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Lions Roar : November 2015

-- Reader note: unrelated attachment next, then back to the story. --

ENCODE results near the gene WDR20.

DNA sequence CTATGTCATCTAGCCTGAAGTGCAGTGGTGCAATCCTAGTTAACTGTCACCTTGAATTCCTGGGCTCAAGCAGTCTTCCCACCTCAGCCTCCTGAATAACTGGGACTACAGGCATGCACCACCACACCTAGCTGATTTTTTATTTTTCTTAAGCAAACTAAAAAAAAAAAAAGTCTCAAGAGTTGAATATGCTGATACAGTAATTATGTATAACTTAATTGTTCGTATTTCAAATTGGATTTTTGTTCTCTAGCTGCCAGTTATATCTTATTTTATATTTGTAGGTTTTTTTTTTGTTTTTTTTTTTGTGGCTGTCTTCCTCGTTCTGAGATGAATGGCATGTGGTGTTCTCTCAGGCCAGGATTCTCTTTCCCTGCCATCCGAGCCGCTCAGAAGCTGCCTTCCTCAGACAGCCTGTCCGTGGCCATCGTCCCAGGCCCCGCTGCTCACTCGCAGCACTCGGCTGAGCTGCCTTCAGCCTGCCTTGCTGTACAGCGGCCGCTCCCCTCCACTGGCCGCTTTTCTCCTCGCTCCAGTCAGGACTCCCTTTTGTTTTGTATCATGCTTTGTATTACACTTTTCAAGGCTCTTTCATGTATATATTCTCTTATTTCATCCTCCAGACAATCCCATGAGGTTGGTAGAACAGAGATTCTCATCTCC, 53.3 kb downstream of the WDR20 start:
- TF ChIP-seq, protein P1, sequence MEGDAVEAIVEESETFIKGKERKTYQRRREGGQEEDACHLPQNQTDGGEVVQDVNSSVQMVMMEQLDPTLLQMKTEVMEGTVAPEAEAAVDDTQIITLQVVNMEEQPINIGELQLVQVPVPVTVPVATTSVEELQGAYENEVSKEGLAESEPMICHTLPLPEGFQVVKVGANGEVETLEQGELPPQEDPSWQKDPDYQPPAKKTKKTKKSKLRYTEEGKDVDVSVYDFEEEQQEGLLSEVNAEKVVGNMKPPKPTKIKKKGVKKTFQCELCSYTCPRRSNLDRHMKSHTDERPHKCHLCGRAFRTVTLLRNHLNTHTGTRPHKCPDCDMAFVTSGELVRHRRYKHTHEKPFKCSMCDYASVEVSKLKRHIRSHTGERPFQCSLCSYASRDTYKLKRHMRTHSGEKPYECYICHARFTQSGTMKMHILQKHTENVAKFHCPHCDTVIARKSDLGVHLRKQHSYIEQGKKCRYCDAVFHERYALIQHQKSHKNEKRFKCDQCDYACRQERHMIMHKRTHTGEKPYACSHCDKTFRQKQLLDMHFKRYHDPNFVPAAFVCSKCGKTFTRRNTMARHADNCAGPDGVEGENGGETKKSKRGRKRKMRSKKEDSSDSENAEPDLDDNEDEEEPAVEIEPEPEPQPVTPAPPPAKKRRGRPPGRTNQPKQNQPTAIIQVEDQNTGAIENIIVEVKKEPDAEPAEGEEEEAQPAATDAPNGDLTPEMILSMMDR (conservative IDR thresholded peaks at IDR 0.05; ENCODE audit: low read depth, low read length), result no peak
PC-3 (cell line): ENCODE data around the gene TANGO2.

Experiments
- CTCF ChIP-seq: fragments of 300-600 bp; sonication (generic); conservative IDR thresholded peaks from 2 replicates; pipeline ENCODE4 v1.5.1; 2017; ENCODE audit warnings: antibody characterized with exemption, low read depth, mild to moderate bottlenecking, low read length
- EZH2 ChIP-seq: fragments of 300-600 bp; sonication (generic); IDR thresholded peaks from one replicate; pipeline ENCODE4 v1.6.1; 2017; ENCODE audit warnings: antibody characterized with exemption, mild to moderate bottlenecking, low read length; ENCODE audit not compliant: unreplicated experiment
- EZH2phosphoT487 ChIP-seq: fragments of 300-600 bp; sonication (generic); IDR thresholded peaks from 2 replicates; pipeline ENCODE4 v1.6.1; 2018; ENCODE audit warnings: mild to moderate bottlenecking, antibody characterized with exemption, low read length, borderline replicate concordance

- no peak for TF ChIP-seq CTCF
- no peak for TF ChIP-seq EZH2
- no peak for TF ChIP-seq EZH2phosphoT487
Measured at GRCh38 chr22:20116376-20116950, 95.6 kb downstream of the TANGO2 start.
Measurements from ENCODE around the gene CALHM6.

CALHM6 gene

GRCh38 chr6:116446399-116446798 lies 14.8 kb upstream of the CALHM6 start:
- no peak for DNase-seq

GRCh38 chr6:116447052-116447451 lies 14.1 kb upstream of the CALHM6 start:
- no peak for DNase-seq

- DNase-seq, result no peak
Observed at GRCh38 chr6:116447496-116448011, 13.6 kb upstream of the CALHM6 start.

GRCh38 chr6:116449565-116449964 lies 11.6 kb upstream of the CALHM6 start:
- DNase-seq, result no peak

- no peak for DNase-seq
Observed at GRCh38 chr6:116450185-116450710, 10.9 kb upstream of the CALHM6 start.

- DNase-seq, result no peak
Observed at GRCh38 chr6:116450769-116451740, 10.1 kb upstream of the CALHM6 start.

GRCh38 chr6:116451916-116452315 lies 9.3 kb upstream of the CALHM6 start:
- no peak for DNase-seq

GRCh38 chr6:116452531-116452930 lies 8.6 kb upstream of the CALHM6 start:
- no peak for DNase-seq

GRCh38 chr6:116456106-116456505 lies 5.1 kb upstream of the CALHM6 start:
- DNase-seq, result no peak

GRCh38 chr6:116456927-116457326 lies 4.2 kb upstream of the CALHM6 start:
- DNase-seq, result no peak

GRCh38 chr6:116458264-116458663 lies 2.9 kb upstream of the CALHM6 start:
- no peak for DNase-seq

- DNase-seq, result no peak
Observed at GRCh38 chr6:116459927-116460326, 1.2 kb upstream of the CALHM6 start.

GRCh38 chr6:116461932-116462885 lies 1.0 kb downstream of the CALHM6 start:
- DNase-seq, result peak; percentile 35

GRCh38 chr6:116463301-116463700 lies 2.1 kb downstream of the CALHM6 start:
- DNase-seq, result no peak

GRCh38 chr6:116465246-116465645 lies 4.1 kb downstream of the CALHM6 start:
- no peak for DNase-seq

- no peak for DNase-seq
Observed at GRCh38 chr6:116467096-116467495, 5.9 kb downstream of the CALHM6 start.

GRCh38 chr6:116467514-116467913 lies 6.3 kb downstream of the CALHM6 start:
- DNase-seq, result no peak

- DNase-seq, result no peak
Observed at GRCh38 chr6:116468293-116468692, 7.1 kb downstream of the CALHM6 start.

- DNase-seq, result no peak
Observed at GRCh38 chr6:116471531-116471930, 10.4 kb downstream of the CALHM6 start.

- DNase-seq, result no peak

precept, can help us realize the marvelous ineffability of the constantly shifting and insubstantial nature of self, liberating us from our fixed notions of identity and self-nature. Senjo’s Soul: The Intimate Self A Zen koan that takes on the problematic question of our self- identity on a personal level begins simply with a question. Zen teacher Goso asked, “Senjo and her soul are sepa- rated—which is the true Senjo?” The question is based on a beautiful old Chinese ghost story. Once, in a village by a river, a girl and a boy, second cous- ins, grew up together as inseparable companions. They were so close that the girl’s father once joked that they seemed married already. Eventually, they did fall in love. However, the girl’s father announced that she was to marry a different man. The girl, Senjo, and her sweetheart, Ochu, were devastated, and Ochu was so upset that he decided to take his boat and leave the village. Just as he began to sail down the river, he saw a shadowy figure standing on the riverbank. Senjo stepped into the boat and they escaped down river together. Five years passed. They had two children and were very happy, except that from time to time Senjo would burst into tears because she missed her family. They decided to return, and when they arrived home, Ochu went up to Senjo’s house to ask forgiveness for leaving with her. Her father seemed surprised, and said, “What? From the day you left, Senjo has been upstairs lying on her bed, looking so sad, and she’s never said a word.” Just then, Senjo from the boat arrived at the door, and sud- denly the Senjo from upstairs appeared, smiling. The two Sen- jos looked at one another, smiled, and walked right into one another. Instantly, they became one. So the question is: “Senjo and her soul are separated. Which is the true one?” Senjo might have answered, “I’m not sure which is the real me—the one who married Ochu or the one who stayed with my family and lay sick in bed.” Your question might be: “Which is the true me, the one trying to fit into this world or the one who is shrinking and fearful, hiding and unexpressed?” Are they one or two? This story dramatically shows the bringing to life of cast-off parts of the self and the healing gained through integration. When we simply allow and acknowledge the deeply felt personal aspect of the self, we can heal. This is the interior “self-intimate” piece of who we are. It cannot be ignored. It is the deepest personal experience of who we are, and when we take care of that lost self, like Senjo lying in her bed at home, then we are no longer cut off from our experience and what often drives our daily conduct. Without integrating that self, without that whole- ness, we live on the surface, on automatic, not drawing on the wellspring of our life. Goso’s question, “Who is the real Senjo?” can only be answered when we connect to all of our personal self. And yet, of course, this is not all of who we are. The Goddess’ Body: The Universal Self There are innumerable Buddhist teachings reminding us that our self is not fixed. It is a flowing and temporary process of the skandhas—body, perception, conception, volition, and consciousness. Moment to moment, always changing, they form and re-form who we are, what we call our “self.” If we integrate this understanding, then our sense of our- selves—how we think of ourselves and our identity—does not imprison us, but frees us. This is so important these days when fixed sexual, gender, and racial categories are being challenged. There is a marvelous teaching in the Vimalakirti Sutra on this matter. The scene is Vimalakirti’s sickroom, which has miraculously expanded to accommodate numerous beings (even us!). Manjusri and Vimalakirti have been discussing the nature of the self—how it is impermanent and lacks solidity, yet gives and receives compassion. A goddess appears and debates Shariputra about the nature of language and identity. At a certain point, Sharipu- tra becomes agitated with the goddess’s skill in debate and, indirectly asserting his male privilege, says in exasperation, “Why don’t you change out of this female body?” The goddess replies, “For the past twelve years I have been trying to take on the female form, but in the end with no success. What is there to change? If a magician were to SHAMBHALA SUN NOVEMBER 2015 39